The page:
Andrew:
Two-part question. Where do you see your music going in the future and how do you stay inspired creatively?

Jordy:
I honestly don’t know where my music is going in the future! It’s crazy how far I’ve come since the beginning and I certainly don’t plan on stopping anytime soon.

I’ve got a few things going on. First, I’m going to release my new album Faded Touch within a few months (also on vinyl of course). Meanwhile, I’m having a new studio built in the garden of our house which is going to be awesome. Then, I’m going to work with Josh Dally in creating a new live experience for Timecop1983 shows and we hope to tour together whenever it’s possible again. And I’m also slowly starting work on a new EP.

Whenever I’m low on inspiration for Timecop1983, I start working on other music. I recently started a new Lofi-Hip-Hop side project, called “yourdee” and sometimes just jam for days and see where it takes me. This usually gives me inspiration to work on new Synthwave.

Andrew:
Last question. You’ve maintained a strong DIY approach thus far in your career, which is never a bad thing. That being said, what advice would you have for artists just getting started?

Jordy:
Yeah, I am doing a lot myself. I just love to learn about how everything works! I studied Event Management in university, so I already had some knowledge, but it’s great to be able to do everything myself. That way I don’t have to worry about release dates or what a manager or label wants me to do. I like to have things in my own hands.

That being said, it’s really hard to get noticed when you are new in the scene (or any scene). Like I said before, anybody can release music and there’s just so much music coming out each day. Even if you have the best song/album ever it’s hard to get noticed. So, my advice would be to find a label if you are starting from scratch. Try to find a label that has a following and is stable in the genre you are working in.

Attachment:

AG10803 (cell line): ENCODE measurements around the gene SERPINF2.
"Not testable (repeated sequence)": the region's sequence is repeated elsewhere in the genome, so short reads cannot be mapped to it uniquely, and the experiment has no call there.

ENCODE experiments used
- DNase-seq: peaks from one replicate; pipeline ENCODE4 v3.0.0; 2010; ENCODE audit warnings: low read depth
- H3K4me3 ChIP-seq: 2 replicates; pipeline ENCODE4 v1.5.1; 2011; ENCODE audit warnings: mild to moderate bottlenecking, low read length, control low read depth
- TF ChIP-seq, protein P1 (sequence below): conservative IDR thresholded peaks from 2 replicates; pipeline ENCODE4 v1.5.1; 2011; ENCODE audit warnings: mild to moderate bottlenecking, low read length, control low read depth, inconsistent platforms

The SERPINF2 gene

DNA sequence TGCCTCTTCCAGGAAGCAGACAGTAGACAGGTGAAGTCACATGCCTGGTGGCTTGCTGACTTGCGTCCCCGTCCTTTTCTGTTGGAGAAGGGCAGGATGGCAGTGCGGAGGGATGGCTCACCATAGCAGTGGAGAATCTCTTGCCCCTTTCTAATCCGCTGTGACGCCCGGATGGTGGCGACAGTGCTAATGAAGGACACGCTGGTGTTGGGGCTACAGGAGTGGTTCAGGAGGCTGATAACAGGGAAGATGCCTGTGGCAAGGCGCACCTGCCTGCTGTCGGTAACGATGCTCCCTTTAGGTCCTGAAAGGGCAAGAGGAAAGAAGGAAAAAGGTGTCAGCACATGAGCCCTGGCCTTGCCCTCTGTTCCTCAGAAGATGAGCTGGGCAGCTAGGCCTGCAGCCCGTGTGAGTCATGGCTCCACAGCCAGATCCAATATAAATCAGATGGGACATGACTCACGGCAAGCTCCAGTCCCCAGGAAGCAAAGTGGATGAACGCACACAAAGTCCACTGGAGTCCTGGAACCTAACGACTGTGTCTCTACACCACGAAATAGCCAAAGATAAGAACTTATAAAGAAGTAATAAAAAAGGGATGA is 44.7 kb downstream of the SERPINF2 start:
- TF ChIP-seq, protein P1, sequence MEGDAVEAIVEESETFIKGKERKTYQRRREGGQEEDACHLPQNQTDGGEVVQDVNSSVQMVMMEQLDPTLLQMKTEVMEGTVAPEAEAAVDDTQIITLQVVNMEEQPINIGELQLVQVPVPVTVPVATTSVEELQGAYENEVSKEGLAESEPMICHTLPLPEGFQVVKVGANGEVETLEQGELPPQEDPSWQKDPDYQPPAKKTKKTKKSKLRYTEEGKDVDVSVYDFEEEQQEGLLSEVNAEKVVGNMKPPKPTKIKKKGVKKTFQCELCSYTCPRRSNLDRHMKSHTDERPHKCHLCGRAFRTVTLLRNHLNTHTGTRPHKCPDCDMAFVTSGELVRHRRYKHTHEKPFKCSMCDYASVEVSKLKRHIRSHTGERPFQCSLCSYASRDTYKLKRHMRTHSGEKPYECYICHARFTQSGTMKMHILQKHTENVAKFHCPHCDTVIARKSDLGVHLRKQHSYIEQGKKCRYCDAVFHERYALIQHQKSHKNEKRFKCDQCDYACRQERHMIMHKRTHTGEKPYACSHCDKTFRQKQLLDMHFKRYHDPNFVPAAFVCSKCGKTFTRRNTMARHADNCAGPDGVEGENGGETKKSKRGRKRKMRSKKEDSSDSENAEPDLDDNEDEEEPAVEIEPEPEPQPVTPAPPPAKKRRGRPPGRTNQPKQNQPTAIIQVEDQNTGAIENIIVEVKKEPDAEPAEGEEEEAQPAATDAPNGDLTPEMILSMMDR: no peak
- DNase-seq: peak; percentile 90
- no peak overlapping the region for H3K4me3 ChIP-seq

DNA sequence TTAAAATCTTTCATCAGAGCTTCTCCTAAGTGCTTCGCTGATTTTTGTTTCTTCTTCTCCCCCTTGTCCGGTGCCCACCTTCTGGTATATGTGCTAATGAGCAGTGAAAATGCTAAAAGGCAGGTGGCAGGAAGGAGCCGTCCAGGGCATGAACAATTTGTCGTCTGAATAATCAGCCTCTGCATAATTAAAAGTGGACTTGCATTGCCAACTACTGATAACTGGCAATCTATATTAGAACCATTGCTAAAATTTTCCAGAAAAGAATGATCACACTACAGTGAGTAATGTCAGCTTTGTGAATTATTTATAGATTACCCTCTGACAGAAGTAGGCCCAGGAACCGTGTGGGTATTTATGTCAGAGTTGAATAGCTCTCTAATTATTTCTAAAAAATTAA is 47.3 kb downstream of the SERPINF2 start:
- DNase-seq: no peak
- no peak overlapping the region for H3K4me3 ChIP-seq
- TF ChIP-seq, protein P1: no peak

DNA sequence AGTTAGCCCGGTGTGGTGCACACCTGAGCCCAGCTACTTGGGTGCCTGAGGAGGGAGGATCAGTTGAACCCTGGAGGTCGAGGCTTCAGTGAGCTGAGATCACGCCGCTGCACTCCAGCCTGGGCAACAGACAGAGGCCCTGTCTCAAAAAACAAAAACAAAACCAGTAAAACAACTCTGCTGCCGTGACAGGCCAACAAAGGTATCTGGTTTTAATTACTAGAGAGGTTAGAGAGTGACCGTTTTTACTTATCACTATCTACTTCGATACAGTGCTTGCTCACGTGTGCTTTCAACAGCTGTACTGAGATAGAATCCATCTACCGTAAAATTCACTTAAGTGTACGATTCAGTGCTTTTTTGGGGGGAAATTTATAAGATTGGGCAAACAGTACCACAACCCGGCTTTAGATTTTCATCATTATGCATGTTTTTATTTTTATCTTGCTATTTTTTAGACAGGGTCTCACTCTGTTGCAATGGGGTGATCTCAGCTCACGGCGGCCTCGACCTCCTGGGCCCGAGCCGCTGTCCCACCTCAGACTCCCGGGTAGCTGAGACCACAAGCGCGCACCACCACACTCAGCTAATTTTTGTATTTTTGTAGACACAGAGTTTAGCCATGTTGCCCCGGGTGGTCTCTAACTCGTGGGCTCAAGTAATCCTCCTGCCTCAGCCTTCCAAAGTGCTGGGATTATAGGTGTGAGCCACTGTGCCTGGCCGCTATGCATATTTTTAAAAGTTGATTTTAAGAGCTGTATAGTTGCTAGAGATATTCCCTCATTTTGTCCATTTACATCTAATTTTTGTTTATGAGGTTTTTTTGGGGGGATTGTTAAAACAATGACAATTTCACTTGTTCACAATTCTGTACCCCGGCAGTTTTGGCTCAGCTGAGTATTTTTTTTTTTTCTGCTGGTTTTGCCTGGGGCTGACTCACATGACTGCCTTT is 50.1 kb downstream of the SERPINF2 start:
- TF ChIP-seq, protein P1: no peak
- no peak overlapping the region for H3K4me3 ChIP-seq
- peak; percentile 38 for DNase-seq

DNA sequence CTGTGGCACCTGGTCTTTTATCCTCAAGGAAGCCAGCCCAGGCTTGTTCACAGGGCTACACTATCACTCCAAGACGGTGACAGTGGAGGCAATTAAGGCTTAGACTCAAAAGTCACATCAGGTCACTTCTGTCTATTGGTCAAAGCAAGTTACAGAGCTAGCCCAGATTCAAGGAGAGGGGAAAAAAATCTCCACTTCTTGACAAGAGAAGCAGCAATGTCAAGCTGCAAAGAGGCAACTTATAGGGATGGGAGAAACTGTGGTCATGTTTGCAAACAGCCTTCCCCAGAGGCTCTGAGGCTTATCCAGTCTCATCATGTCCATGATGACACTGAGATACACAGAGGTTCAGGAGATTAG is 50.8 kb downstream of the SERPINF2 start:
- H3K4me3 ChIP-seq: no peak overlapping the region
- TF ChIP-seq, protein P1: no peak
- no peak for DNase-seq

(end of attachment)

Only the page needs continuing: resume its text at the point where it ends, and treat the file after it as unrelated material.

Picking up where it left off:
And if you submit your music to a label and they don’t respond, don’t give up! The bigger labels can get hundreds of submissions a week and often they can’t respond to everything. This sucks if you’re hoping for them to like it, but that’s just the way it is. Just submit to a different label and keep going.

Jordy Leenaerts TIMECOP1983 (Ei - eltonv | ello

Interested in diving deeper into the work of Timecop1983? Check out the link below:

Dig this interview? Check out the full archives of Vinyl Writer Interviews, by Andrew Daly, here: www.vinylwritermusic.com/interview

About Post Author

Andrew Daly

Since he was a young child growing up on Long Island, NY, Andrew has always loved writing and collecting physical music. Present-day, Andrew is proud to share his love of music with the world through his writing, and the result is nothing short of beautiful: articles and interviews written by a music addict for fellow music addicts. Andrew lives on Long Island and works as a Horticultural Operations Manager by day and runs the Vinyl Writer Music website by night.